The Joys of Horse Riding for A Boy with Autism
Running, running, running, with a huge smile on his face. His eyes are focused on the door he opened with the flick of a switch. Ponies safely in their stables ignore the boy, more interested in chewing the hay. It is a hazy, lazy summer’s day, where the cares of the world are forgotten.
Kitted out in his riding hat, the boy eagerly awaits the allocation of his horse. Gabriel is with Tansy today, with Lillian leading. ‘Yes!’ exclaimed a jubilant Gabriel, jumping on the spot and raring to go. He is in high spirits as he goes with the leader to collect his pony, but he doesn’t run or walk on the grass or do anything that will frighten the horses.
In fact, he subsumes the calmness of the stables. Tansy is a fifteen-year-old grey mare, very gentle and docile, who is well used to the many different children who have learned to ride at the stables. The description of each horse is posted on their stable door along with any awards they have won. Gabriel strokes her coat and very carefully mounts his pony. “Walk on!” he says in an authoritative voice, feeling in control of his mount. He is now calm and controlled, ready to practice all the exercises he has been taught over the past few weeks.
What a transformation from the first lesson, when he ran in shouting, “What a catastrophe. It stinks in here!” Gabriel is now in proud possession of a first level star card, which sits in pride of place on his mantelshelf. He can now perform a rising trot, turn left and right, and, among other things, always remembers to thank the staff—mainly volunteers who have given up their time to help him. He says that riding is “awesome”. He knows the names, ages, and heights of all the horses, but Tansy is still a favorite.
For an autistic child, horse-riding is certainly worth a try. He has learned independence, how to follow instructions, personal safety features, and how to treat animals with respect. Gabriel’s confidence has grown, and he now talks to all the volunteers and other children with differing abilities and challenges.
For example, one friend is a boy in a wheelchair who has lost the ability to speak. Gabriel talks to him and makes him smile. They end their conversation with a ‘high five’. Parents and carers can watch the riding or take a welcome coffee and chat with others in similar situations to themselves. The staff are excellent, knowledgeable about horses and aware of difficulties the children may face. They help the children to overcome their fears and tailor lessons to fit the group dynamics.
Gabriel’s sister Olive watches her brother and sometimes goes with the group on their country walks. Here are her observations about the Chigwell Riding Trust, which was the first riding center for people with special needs in the world.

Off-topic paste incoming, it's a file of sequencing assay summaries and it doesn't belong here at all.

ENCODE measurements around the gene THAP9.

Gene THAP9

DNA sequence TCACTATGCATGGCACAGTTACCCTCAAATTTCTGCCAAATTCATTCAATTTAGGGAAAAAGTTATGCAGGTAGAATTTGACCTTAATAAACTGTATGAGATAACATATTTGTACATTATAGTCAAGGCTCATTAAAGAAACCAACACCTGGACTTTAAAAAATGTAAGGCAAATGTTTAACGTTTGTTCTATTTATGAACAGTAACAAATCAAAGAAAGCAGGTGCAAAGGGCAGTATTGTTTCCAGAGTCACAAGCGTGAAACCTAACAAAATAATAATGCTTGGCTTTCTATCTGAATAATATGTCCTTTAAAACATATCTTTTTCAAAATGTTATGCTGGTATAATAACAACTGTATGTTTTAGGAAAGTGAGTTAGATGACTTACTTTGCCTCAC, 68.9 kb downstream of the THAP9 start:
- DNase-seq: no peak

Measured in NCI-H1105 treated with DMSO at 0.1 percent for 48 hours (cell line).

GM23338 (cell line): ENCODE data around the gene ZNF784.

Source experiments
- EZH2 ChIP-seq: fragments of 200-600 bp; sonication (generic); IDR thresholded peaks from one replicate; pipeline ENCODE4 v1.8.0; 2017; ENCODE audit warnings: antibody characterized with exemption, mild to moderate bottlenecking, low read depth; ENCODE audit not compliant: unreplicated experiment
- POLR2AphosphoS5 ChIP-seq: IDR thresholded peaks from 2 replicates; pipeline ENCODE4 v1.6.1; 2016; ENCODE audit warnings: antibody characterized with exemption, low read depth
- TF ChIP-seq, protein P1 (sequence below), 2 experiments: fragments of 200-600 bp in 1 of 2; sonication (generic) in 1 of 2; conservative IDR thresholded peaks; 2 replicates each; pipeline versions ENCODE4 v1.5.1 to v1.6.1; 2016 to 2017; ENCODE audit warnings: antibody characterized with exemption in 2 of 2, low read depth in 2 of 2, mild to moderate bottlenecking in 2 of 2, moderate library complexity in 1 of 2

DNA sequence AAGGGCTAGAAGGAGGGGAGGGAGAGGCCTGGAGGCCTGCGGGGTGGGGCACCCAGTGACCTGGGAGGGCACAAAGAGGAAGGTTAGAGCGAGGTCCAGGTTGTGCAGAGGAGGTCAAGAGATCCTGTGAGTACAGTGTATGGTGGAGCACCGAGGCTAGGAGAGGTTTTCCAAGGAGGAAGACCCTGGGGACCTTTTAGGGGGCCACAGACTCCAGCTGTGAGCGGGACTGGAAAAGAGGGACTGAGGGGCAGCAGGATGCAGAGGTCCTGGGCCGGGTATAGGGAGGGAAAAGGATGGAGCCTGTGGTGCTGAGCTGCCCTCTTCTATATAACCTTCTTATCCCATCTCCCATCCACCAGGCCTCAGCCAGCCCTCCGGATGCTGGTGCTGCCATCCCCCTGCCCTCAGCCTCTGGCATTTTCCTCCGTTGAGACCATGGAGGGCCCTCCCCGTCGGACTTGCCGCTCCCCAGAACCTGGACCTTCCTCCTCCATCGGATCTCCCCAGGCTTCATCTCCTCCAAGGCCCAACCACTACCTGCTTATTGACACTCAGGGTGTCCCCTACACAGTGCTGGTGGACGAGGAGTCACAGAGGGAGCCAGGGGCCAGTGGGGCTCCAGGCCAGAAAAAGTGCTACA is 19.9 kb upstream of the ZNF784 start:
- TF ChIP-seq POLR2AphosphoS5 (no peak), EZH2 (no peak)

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Olive’s thoughts on Gabriel’s riding
I watched Gabriel ride Toto, Rider. He won 2 rosettes and a giant cup, which we are going to get his name engraved onto! enthusiastically taking in all the sights and sounds of the environment. His name had just been called to ride in the gymkhana competition, and he was beaming with excitement. Toto walked proudly into the ring,
Gabriel sitting confidently on his back. One of the workers read out Gabriel’s interests. “This is Gabriel, he is eight years old tomorrow and his favorite horse is Toto, outside of riding he enjoys watching Teletubbies.” Gabriel rode Toto round and round the ring doing countless different tricks. He ended up finishing 5th and was voted Most Improved
I’ve loved seeing Gabriel’s confidence grow throughout the time he has been here at the riding school, which caters specifically to disabled riders. It is a registered charity and an asset to the community, but wholly dependent on that community’s goodwill, the members of which volunteer in numerous ways to improve the lives of many people.
The horses are chosen carefully. In selecting one, the leader of the school says, “We always look for kind eyes as this reflects their character, rather like people really.” I asked the leader what her most memorable experience was of teaching disabled children to ride. She explained that one little boy could not walk, but the motion of the pony was very much like walking and through this he was able to learn.
For her, it was magical to watch him take his first few steps. In his time here, Gabriel has learned discipline, independence, and best of all, he has taken up a skill he will carry forever.
While I was talking to Gabriel about winning the cup, he told me this story:
Once upon a time there was a shy boy called Shy Guy who loved reading books. Shy Guy went to Shy Guy Falls often and went horse-riding every day. His horse is called Toto. He rode Toto in a horse competition called “The Horsey Competition.”
He wanted to win a rosette and collect it. After racing against Roshi, a green dragon, Shy Guy came in first. He was still a little bit shy but managed to collect the rosette because it was for Toto. He had a big grin on his face. Toto makes him feel less shy because he must look after Toto.
Gabriel has the final words: “Horse-riding is awesome!”
This article was featured in Issue 95 – Managing Autism Together